This is another of the developments underlying the need for sustainable practices: branding is no longer as straightforward as it used to be. Brands allow companies “to extend the conversation with consumers, moving from functional to emotional and social issues” by encouraging a commitment to the product in question, as had been to Apple’s advantage in the past. In this way, business seeks to engage in a conversation with “the consumer’s shared world” - his or her community - and thus position itself within that community. But the other side of this coin is that when that community starts making its own demands, the company can have little choice but to acquiesce.
A high recognition factor can backfire, and recent history is full of examples of exactly that: we have had Nike and what Fisk coyly refers to as “its sweatshop problems in Asia”; Ikea’s use of wood from endangered rainforests, and Shell’s “environmental challenges” in Nigeria. The high-profile bad publicity generated by these corporate mishaps has played a large part in forcing these companies into adopting a more responsible, sustainable approach.
Branding, then, is now about ethical reputation - and the reason why this is important is, quite simply, that the customer has decided that it is. Research has shown, says Fisk, that 70 per cent of the UK population recognises the Fairtrade mark, and 64 per cent make a direct connection between that mark and a better deal for producers in developing countries: a growing public awareness which directly correlates to an increase in sales. This is indicative of a powerful grassroots social movement: word-of-mouth communication has been an important factor in Fairtrade’s success. For all the complex issues underlying the Fairtrade movement, the message it is successfully putting across is that, by buying Fairtrade goods, the consumer is helping agricultural workers in developing countries to provide for themselves and their families today, and build a better future for tomorrow.
The ethical approach, then, can pay dividends, and the High Street has started to pay attention. Marks & Spencer’s ‘Look behind the label’ advertising campaign was an enormous success, bolstering its environmentally conscious ‘Plan A’, which quite boldly introduced a charge on plastic bags. The immediate result of this was an 80 per cent reduction in plastic bag use in M&S. Given that most plastic bags end up in the sea, this is a significant achievement, and the company has received its due reward: Greenpeace and Friends of the Earth recently declared M&S the UK’s greenest retailer, and at the World Retail Awards, the company was named ‘Responsible Retailer of the Year’.
Because this remains business, it naturally becomes competitive: Tesco and Wal-Mart have introduced similar programmes. The result is a measurable change in our shopping habits: the days when we would casually collect a new set of bags each time we went shopping, and discard them on our return home, are rapidly receding. And this change, unlike those customer-led examples, is the result of ‘choice editing’, whereby a company is making the customers’ choices for them, imposing a more responsible attitude towards the planet’s resources.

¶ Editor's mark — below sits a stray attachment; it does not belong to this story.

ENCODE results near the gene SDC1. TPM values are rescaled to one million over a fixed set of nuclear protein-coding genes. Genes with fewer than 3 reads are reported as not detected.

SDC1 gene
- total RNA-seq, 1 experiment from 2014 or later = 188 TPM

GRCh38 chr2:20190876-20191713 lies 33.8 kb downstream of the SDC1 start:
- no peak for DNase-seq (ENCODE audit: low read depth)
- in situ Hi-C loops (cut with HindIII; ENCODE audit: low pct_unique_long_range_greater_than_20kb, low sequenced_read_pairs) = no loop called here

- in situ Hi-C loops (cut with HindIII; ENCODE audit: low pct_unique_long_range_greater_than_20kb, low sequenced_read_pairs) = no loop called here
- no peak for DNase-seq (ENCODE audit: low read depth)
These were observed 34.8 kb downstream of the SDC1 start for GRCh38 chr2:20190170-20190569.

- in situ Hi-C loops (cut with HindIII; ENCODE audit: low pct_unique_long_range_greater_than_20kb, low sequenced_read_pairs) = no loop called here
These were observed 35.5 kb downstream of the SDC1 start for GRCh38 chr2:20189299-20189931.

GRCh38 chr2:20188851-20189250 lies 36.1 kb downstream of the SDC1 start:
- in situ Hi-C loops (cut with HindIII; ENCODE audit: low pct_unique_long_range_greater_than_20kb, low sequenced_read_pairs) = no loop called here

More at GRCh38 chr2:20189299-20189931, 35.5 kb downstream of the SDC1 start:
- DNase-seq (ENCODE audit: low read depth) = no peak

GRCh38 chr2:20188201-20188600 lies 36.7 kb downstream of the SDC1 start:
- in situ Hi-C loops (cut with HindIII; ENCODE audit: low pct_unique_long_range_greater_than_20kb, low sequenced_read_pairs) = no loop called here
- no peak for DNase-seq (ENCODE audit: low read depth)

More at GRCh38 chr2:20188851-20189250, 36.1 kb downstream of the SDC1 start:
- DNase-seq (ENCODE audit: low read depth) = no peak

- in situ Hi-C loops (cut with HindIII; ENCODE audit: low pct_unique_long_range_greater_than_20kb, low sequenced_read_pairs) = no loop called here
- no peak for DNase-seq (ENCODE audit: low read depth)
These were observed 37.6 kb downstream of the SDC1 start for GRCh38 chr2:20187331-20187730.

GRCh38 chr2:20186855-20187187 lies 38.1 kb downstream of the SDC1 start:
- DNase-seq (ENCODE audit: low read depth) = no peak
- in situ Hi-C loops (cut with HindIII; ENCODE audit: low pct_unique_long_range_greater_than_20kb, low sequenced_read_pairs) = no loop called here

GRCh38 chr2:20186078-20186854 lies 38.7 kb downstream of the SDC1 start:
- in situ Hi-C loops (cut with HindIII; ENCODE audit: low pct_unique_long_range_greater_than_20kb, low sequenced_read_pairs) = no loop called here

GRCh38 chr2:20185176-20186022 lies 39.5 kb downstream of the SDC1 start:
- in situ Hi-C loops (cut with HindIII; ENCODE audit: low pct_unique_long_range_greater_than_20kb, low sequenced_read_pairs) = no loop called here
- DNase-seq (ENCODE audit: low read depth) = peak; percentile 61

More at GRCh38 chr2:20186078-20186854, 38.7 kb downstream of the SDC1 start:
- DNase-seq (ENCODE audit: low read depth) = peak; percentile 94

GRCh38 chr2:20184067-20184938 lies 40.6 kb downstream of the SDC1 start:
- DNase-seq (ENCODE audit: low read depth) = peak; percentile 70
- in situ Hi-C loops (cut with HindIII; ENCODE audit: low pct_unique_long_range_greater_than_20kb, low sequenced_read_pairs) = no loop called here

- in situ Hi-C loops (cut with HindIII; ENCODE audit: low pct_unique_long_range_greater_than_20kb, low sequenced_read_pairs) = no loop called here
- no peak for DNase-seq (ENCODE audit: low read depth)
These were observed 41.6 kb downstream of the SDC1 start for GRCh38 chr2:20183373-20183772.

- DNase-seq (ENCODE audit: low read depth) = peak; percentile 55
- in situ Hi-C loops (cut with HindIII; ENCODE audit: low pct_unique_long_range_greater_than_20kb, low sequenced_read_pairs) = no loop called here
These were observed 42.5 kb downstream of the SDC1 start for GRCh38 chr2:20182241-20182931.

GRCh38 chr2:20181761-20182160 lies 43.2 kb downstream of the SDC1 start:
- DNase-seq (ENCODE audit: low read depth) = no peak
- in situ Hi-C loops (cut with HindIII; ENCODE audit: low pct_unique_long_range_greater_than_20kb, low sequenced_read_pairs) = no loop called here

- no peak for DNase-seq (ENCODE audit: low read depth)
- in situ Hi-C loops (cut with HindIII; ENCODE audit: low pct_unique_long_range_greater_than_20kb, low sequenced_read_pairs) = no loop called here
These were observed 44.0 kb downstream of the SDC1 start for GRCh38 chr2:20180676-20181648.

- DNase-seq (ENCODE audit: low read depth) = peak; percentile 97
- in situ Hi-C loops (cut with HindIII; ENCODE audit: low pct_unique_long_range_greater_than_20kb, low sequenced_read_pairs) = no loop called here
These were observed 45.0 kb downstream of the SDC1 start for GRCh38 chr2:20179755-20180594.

Fisk provides many further examples of the changing corporate landscape, and offers plenty of guidance to managers looking to improve their own performance and set their own sustainability agenda. One thing that seems destined never to change, though, is the way in which such guidance is offered: as with all books of this type, we’re offered little mnemonics - “the five Cs of the new business leader”, and so on - and topics are laid out in neatly packaged chunks: ‘Me; My world; The world’, for example, is Fisk’s differentiation of personal, local and global issues. Nothing wrong with this, of course, though it starts to seem a little formulaic when set against his encouragement of creative, divergent and imaginative thinking.
What really matters, though, is his message that those companies that won’t adapt to sustainable models of operation will not survive. And while many of the smaller companies Fisk uses to illustrate his points were self-consciously environmentally minded to begin with, it’s the big, global corporates that need to pay attention. They’ll find no shortage of ideas here, once they start looking for ways to improve: Fisk handily provides lists of “emergent behaviours” - new products and services that underline the demand for an environmentally sustainable lifestyle, from the incorporation of wind turbines in office design to the use of Cargocycles for merchandise delivery. That there’s a demand for such innovation is beyond argument. The sooner big corporations understand the business case for investing in it, the better off we’ll all be.
‘People, planet, profit: How to embrace sustainability for innovation and business growth’ by Peter Fisk is published by Kogan Page (HB, £18.99; ISBN 978-07494-5411-1)